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Minister for the Environment and Heritage
Dr David Kemp
23 May 2003
A national approach to detect and monitor some of the more harmful air pollutants is an important step towards better air quality and health outcomes for Australians, Federal Minister for the Environment and Heritage, Dr David Kemp, said today.
New actions to protect our air, agreed to by Environment Ministers at today's Environment Protection and Heritage Council meeting in Melbourne, include a new standard for fine particles, 2.5 micrometres or less in size, and a call for comment on a proposed national approach for five toxic air pollutants known to be harmful to human health.
"Australia is lucky, in that the level of our air pollution is low compared with other countries. But monitoring of these more hazardous air pollutants has been limited and we still don't know enough about them to be sure that we are managing them as well as we can," Dr Kemp said.
"These pollutants are produced from a range of sources in the community such as domestic wood fires, motor vehicles and some industrial activities.
"It's extremely important that we get our approach right as five of these toxic pollutants - benzene, polycyclic aromatic hydrocarbons, formaldehyde, toluene and xylenes - have been linked to cancer, birth defects, genetic damage, immunodeficiency and respiratory and nervous system disorders. There is growing evidence that fine particles are responsible for increases in daily mortality and hospital admissions for respiratory or cardiovascular disease.
"By establishing a National Environment Protection Measure (NEPM) specifically for fine particles and proposing a NEPM for air toxics, we are developing a nationally consistent framework for monitoring and reporting on these pollutants which will give us more reliable information to further strengthen air quality standards if required.
"Toxic air pollutants have the potential to affect everybody so I hope interested stakeholders will comment on the draft 'air toxics' NEPM so we can ensure the proposal best meets the community's needs."
Dr Kemp said groundbreaking Commonwealth-funded research had found Australians' exposure to some toxic air pollutants depends more on lifestyle than where they live. Contrary to previously held views that motor vehicles were the most important source of personal exposure to these pollutants, it was revealed arts, crafts and woodwork-based hobbies also can lead to elevated exposure levels.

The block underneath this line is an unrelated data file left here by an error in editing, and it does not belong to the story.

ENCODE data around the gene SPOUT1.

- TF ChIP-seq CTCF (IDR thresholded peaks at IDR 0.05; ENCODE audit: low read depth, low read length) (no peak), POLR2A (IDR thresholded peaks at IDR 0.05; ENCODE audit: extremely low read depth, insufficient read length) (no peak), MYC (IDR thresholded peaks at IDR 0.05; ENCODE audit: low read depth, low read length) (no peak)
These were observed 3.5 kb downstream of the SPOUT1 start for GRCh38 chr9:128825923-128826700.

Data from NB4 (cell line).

"I'd like to thank the 200 Australians in Sydney, Adelaide, Melbourne and Perth who volunteered for this BTEX Personal Exposure Monitoring Study, which looked at the levels of the toxic air pollutants benzene, toluene, ethyl benzene and xylenes (known as BTEX) to which they were exposed," Dr Kemp said.
"The good news is that actual exposure to these pollutants was generally low for most participants, adding to recent evidence that air quality in our capital cities is improving.
"Better still is the study's finding that exposure to the carcinogenic pollutant benzene was even lower in cities where there are reduced benzene limits in fuel. These lower benzene limits will come into force nationally at 1% maximum by 1 January 2006 under the Federal Government's Fuel Quality Standards Act 2000, meaning lower exposure for all Australians."
The volunteers for the research, all non smokers, wore a pen-like gas sampling device for five days in winter and summer which registered minute traces of the air pollutants.
"The study shows how behaviours and lifestyle affect health. This poses a challenge for governments as the issue of air quality crosses a range of different environments. But reducing emissions is not just the responsibility of the Commonwealth, State and local governments. Industry and consumers must also take action," Dr Kemp said.
The $560,000 study was funded through the Howard Government's Living Cities " Air Toxics Program. The Federal Government has committed over $2 million over the past three years for air toxic programs to help reduce exposure to pollutants.
Copies of the BTEX Personal Exposure Monitoring Study are available online at www.ea.gov.au/atmosphere/airtoxics/report6/index.html.
Catherine Job (02) 6277 7640 or 0408 648 400